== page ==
Sexes equal in education, women lack power: study

GENEVA (Reuters) - Women still lag far behind men in top political and decision-making roles, a waste of talent given that their access to education and healthcare is nearly equal, the World Economic Forum said on Wednesday.

Police officers are seen silhouetted during a military ceremony in Bogota February 27, 2008. REUTERS/Carlos Duran

In its 2008 Global Gender Gap report, the think tank ranked Norway, Finland and Sweden as the countries with the greatest equality between the sexes, while Saudi Arabia, Chad and Yemen were the least equal.

Averaging 130 national scores, the report found that girls and women have reached near-parity with their male peers in educational attainment, health and survival, in both rich and poor countries.

But economically, in terms of workforce participation and earning opportunities, and politically, in terms of empowerment, the gap between the sexes remains large.

“The world’s women are nearly as educated and as healthy as men, but are nowhere to be found in terms of decision-making,” said Saadia Zahidi of the World Economic Forum, a Swiss-based think tank best known for its Davos summit held in January.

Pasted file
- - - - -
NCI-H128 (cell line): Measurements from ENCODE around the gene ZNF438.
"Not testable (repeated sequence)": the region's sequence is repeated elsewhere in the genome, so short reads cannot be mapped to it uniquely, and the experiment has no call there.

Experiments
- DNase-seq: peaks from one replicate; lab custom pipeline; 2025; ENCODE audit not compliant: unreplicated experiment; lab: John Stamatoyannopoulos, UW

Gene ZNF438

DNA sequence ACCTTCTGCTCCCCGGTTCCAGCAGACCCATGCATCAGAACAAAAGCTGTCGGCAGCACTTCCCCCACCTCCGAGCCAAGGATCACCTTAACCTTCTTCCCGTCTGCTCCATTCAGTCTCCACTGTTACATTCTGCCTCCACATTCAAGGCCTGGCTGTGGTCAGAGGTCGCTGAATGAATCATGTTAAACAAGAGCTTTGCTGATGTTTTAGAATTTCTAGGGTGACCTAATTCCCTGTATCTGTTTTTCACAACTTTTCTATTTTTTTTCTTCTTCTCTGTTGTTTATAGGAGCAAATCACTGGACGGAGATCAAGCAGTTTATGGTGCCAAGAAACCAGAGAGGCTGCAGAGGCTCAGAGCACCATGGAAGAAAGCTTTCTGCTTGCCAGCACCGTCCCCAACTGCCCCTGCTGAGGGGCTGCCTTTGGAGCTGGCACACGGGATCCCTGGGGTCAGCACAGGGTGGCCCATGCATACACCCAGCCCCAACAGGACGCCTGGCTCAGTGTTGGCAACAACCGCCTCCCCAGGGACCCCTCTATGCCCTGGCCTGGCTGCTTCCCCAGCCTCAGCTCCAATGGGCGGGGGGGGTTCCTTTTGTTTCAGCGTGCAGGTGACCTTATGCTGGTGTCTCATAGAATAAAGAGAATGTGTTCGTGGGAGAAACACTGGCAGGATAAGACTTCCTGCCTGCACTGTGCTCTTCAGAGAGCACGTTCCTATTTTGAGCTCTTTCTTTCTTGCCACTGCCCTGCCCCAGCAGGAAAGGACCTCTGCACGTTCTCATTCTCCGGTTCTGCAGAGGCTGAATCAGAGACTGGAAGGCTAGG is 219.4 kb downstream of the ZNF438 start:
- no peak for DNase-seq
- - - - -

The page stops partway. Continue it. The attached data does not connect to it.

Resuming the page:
“Given that women have almost closed the gap with men on health and education, it is a waste of their talents if they are not catching up in economics and politics,” she said.

The report uses United Nations and other data to weigh how evenly each country shares its resources and opportunities between men and women.

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“The index does not penalize those countries that have low levels of education overall, for example, but rather those where the distribution of education is uneven between women and men,” said study co-author Ricardo Hausmann of Harvard University.

Outside the Nordic region, which traditionally scores well on measures of gender parity, New Zealand placed fifth, in part because of its female political empowerment including the tenure of Helen Clark as prime minister.

The Philippines, whose president is a woman, followed in sixth place, and Ireland, the Netherlands, and Latvia placed eighth, ninth and tenth respectively.

The United States ranked 27th, ahead of its neighbor Canada for the first time since the gender gap report was launched three years ago. Canada fell 13 spots to 31st place.

Trinidad, Argentina and Cuba were rated highest among Latin American and Caribbean countries, and Lesotho was the top-rated African state in gender parity.